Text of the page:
Small Item Counter

Fig.1 Small Item Counter Device

Designers: John Dumas and Blair Roszell
Client Coordinator: Judy Stroupe, Orange Enterprises, Inc.


Orange Enterprises, a Hillsborough NC based company, employs people with cognitive and/or physical disabilities to perform tasks, including packaging of the PEP-R Autism Test Kit. This kit includes several jars filled with small items, such as blocks and dowels. In order to assist employees in packaging the kit, we designed a device to help the workers count and package these items. The device can be set to count a specific number of items and to indicate when the proper number of items has been counted.

To use this device, a supervisor sets the “goal count” to indicate the number of items, i.e. blocks or dowels, that should be packaged in the jar. Then the employee drops the items, one at a time, onto a slide. The item proceeds down the slide and passes over a transducer that detects its presence and increments the count; it then falls into the jar for packaging. The supervisor can place different templates over the opening of the slide to restrict which items can be inserted there.

Fig.1 Small Item Counter Device

Fig.1 Small Item Counter Device


This device will assist employees of Orange Enterprises who have disabilities such as Autism or Cerebral Palsy to more accurately and efficiently package small items. Because employees of Orange Enterprises are paid on a per-unit basis, increasing the speed and accuracy with which they perform their job will translate into increased pay. According to Judy Stroupe, client coordinator, “The small item counter will allow people with severe and multiple disabilities to assist with the configuration of the PEP Kits, increasing their independence and also [increasing] their pay.”


The primary component of the device is a PIC microcontroller (Microchip, Chandler AZ), which is connected to the input switches, the LCD screen, and an optical sensor that detects the passing of small objects down a slide.

In order to be counted by the optical sensor, each object must pass within close proximity to the sensor at a sufficiently slow rate to allow detection. Furthermore, the objects must follow a well-defined path, and be in such an orientation that they are recognizable by the sensor as they pass over it. An aluminum slide was created to accomplish these tasks. The proper orientation of each object is established by one of four different templates that are placed over the opening (see figure 2), corresponding to the four different objects that are counted for the PEP kits. Because the slide is rectangular rather than cylindrical, the objects lie flush against the inner surface of the slide, thus maintaining the proper orientation. The angle of the slide also helps to maintain the proper orientation, such that they cannot rotate freely during their progression down the slide. The resulting design ensures that the objects will be reliably detected by the sensor.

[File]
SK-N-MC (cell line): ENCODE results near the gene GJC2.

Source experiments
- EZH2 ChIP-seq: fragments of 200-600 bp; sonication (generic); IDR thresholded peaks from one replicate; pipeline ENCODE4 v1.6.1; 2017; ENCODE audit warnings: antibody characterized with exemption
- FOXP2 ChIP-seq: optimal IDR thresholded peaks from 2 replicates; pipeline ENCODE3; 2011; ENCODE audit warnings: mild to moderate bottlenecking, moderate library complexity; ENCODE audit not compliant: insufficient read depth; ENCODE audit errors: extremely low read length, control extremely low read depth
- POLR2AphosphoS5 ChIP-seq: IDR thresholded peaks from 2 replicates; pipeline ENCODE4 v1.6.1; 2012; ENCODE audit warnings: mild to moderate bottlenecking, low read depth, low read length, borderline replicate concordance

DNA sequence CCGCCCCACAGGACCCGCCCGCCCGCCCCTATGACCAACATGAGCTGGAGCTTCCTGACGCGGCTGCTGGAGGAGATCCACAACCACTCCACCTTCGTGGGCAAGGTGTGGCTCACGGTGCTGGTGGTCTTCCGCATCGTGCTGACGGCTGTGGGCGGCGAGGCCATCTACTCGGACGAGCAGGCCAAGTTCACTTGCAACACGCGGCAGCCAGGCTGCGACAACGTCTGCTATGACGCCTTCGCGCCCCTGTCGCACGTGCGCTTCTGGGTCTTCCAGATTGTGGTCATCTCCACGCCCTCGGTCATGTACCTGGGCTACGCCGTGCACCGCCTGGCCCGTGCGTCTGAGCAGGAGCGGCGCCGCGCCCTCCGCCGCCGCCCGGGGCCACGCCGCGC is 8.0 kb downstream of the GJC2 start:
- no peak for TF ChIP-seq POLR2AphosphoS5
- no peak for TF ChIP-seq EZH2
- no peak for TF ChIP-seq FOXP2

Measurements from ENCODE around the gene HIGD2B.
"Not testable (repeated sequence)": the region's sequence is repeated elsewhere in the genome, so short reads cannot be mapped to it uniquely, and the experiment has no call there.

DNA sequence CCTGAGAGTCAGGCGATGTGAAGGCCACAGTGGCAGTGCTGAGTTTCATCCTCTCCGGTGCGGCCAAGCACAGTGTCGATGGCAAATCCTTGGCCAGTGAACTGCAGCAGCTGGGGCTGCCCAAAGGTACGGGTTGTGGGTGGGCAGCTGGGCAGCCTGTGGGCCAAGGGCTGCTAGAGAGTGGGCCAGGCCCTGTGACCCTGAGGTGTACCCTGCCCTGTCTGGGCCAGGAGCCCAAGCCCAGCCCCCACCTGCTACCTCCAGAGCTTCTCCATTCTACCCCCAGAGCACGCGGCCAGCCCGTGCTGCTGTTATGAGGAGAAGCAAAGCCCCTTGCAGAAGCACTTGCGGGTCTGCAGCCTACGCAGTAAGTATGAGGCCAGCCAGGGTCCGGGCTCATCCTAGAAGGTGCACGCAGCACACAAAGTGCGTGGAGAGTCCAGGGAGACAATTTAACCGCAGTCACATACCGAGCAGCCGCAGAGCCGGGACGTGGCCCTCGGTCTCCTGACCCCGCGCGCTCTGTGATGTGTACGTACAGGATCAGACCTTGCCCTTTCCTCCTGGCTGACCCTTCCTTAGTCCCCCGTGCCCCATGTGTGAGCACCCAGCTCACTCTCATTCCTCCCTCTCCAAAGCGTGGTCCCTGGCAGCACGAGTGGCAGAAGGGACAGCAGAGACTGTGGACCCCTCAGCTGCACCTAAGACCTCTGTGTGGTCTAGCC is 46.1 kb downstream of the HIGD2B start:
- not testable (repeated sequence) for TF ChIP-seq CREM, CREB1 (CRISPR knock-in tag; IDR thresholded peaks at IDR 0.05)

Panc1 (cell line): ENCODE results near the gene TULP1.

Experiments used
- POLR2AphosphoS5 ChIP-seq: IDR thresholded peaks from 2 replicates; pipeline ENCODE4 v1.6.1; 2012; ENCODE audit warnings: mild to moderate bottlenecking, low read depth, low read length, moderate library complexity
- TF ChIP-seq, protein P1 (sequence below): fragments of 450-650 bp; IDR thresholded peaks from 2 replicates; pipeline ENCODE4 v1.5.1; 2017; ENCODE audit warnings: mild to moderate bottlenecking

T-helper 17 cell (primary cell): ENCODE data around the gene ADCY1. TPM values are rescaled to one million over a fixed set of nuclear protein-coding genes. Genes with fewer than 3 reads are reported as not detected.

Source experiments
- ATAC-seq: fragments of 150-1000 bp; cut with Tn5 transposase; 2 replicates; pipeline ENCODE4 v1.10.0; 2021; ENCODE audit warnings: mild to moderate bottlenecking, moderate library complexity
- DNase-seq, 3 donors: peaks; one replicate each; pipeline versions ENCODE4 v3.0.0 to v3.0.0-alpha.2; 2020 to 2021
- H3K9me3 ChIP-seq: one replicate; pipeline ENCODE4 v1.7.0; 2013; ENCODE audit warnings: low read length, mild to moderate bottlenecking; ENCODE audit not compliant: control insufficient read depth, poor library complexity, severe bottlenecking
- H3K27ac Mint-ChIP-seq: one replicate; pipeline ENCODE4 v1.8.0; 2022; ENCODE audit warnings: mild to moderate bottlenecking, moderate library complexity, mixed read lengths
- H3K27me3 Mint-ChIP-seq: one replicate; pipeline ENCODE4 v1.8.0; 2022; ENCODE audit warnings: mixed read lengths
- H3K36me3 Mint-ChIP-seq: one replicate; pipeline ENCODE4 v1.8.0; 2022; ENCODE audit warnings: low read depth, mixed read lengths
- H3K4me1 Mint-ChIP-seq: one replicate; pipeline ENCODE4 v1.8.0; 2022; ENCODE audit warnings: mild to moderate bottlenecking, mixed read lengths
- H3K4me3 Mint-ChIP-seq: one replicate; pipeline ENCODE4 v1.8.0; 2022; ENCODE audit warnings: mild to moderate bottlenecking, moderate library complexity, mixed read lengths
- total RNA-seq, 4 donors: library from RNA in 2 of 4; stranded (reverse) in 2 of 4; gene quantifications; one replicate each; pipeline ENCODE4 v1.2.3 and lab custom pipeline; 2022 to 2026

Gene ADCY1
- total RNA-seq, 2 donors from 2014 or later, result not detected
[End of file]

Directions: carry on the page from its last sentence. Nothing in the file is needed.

The optical sensor is a reflective photointerrupter, which is sensitive enough to detect small and large, as well as translucent and opaque objects. Switches for Reset, Power, Up, and Down connect directly to the PIC.

One of the limiting factors of the PIC microcontroller is having it run fast enough to detect slight changes in signals from the photointerrupter. To enhance the program’s execution speed, the buttons are attached to interrupts that intervene in the program only when pushed. Additionally, in its current configuration, the LCD is updated only when the count or goal count is changed. The PIC is programmed in C.

The display and the buzzer are the two ways that the device indicates the goal has been reached. Since the device has no auxiliary lights to alert the user, the incorporated LCD screen is capable of writing in large, bold letters to enhance visibility. When the goal count is reached, the display reads “DONE” in letters that consume the entire screen. This message is accompanied by a subtle beep. One of the requirements for the device is that it will be used in a work setting, so it should not disturb or distract other workers. The display and the buzzer convey a clear message that the user is done in an appropriate manner for the working environment.

The total cost of the device is $381.94

Fig.2 Templates are placed over the opening of the slide, so that the shape of the opening corresponds to the shape of the object being counted. The templates also establish the proper location and orientation of the object.

Fig.2 Templates are placed over the opening of the slide, so that the shape of the opening corresponds to the shape of the object being counted. The templates also establish the proper location and orientation of the object.

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